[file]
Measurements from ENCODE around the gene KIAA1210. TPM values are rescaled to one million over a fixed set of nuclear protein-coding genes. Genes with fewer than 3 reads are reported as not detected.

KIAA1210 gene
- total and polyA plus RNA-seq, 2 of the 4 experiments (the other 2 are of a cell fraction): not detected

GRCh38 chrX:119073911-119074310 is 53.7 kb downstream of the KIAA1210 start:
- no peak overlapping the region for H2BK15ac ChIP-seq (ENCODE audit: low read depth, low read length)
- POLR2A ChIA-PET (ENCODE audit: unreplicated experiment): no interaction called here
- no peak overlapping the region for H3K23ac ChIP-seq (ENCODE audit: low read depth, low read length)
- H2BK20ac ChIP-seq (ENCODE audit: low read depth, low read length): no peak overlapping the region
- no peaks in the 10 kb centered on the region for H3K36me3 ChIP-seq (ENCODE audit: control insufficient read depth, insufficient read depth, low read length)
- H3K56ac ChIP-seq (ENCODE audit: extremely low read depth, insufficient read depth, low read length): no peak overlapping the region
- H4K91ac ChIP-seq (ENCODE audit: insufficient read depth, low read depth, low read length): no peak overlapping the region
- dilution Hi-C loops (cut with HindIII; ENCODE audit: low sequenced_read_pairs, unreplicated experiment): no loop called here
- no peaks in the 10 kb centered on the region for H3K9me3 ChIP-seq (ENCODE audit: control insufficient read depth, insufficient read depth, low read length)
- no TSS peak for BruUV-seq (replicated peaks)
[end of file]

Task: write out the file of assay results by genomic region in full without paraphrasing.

Measurements from ENCODE around the gene KIAA1210. TPM values are rescaled to one million over a fixed set of nuclear protein-coding genes. Genes with fewer than 3 reads are reported as not detected.

KIAA1210 gene
- total and polyA plus RNA-seq, 2 of the 4 experiments (the other 2 are of a cell fraction): not detected

GRCh38 chrX:119073911-119074310 is 53.7 kb downstream of the KIAA1210 start:
- no peak overlapping the region for H2BK15ac ChIP-seq (ENCODE audit: low read depth, low read length)
- POLR2A ChIA-PET (ENCODE audit: unreplicated experiment): no interaction called here
- no peak overlapping the region for H3K23ac ChIP-seq (ENCODE audit: low read depth, low read length)
- H2BK20ac ChIP-seq (ENCODE audit: low read depth, low read length): no peak overlapping the region
- no peaks in the 10 kb centered on the region for H3K36me3 ChIP-seq (ENCODE audit: control insufficient read depth, insufficient read depth, low read length)
- H3K56ac ChIP-seq (ENCODE audit: extremely low read depth, insufficient read depth, low read length): no peak overlapping the region
- H4K91ac ChIP-seq (ENCODE audit: insufficient read depth, low read depth, low read length): no peak overlapping the region
- dilution Hi-C loops (cut with HindIII; ENCODE audit: low sequenced_read_pairs, unreplicated experiment): no loop called here
- no peaks in the 10 kb centered on the region for H3K9me3 ChIP-seq (ENCODE audit: control insufficient read depth, insufficient read depth, low read length)
- no TSS peak for BruUV-seq (replicated peaks)